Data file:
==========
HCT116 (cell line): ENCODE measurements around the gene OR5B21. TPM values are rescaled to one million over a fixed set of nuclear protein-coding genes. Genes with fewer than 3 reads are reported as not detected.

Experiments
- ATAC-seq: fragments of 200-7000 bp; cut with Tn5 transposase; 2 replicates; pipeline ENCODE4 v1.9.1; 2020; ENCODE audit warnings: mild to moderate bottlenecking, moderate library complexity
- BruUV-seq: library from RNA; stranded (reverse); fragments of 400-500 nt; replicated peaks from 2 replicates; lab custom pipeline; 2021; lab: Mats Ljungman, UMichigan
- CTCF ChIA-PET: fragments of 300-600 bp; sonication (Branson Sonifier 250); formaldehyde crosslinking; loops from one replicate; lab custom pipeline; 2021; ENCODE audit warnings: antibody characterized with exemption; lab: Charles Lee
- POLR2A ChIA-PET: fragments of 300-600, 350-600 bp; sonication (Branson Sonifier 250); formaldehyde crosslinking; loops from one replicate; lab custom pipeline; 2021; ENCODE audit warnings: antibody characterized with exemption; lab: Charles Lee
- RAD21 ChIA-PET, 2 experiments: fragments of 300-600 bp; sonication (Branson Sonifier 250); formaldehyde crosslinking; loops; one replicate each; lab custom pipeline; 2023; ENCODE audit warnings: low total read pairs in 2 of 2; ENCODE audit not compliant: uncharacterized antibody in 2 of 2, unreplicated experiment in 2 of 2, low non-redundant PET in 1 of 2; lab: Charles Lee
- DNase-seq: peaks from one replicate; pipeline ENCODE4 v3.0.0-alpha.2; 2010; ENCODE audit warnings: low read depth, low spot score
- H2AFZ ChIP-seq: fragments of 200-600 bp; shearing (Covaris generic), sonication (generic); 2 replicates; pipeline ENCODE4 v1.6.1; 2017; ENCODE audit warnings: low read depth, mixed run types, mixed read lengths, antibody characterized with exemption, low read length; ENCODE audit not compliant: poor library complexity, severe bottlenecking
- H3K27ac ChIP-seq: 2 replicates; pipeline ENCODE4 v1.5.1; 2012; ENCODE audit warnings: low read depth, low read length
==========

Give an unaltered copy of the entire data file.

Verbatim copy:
HCT116 (cell line): ENCODE measurements around the gene OR5B21. TPM values are rescaled to one million over a fixed set of nuclear protein-coding genes. Genes with fewer than 3 reads are reported as not detected.

Experiments
- ATAC-seq: fragments of 200-7000 bp; cut with Tn5 transposase; 2 replicates; pipeline ENCODE4 v1.9.1; 2020; ENCODE audit warnings: mild to moderate bottlenecking, moderate library complexity
- BruUV-seq: library from RNA; stranded (reverse); fragments of 400-500 nt; replicated peaks from 2 replicates; lab custom pipeline; 2021; lab: Mats Ljungman, UMichigan
- CTCF ChIA-PET: fragments of 300-600 bp; sonication (Branson Sonifier 250); formaldehyde crosslinking; loops from one replicate; lab custom pipeline; 2021; ENCODE audit warnings: antibody characterized with exemption; lab: Charles Lee
- POLR2A ChIA-PET: fragments of 300-600, 350-600 bp; sonication (Branson Sonifier 250); formaldehyde crosslinking; loops from one replicate; lab custom pipeline; 2021; ENCODE audit warnings: antibody characterized with exemption; lab: Charles Lee
- RAD21 ChIA-PET, 2 experiments: fragments of 300-600 bp; sonication (Branson Sonifier 250); formaldehyde crosslinking; loops; one replicate each; lab custom pipeline; 2023; ENCODE audit warnings: low total read pairs in 2 of 2; ENCODE audit not compliant: uncharacterized antibody in 2 of 2, unreplicated experiment in 2 of 2, low non-redundant PET in 1 of 2; lab: Charles Lee
- DNase-seq: peaks from one replicate; pipeline ENCODE4 v3.0.0-alpha.2; 2010; ENCODE audit warnings: low read depth, low spot score
- H2AFZ ChIP-seq: fragments of 200-600 bp; shearing (Covaris generic), sonication (generic); 2 replicates; pipeline ENCODE4 v1.6.1; 2017; ENCODE audit warnings: low read depth, mixed run types, mixed read lengths, antibody characterized with exemption, low read length; ENCODE audit not compliant: poor library complexity, severe bottlenecking
- H3K27ac ChIP-seq: 2 replicates; pipeline ENCODE4 v1.5.1; 2012; ENCODE audit warnings: low read depth, low read length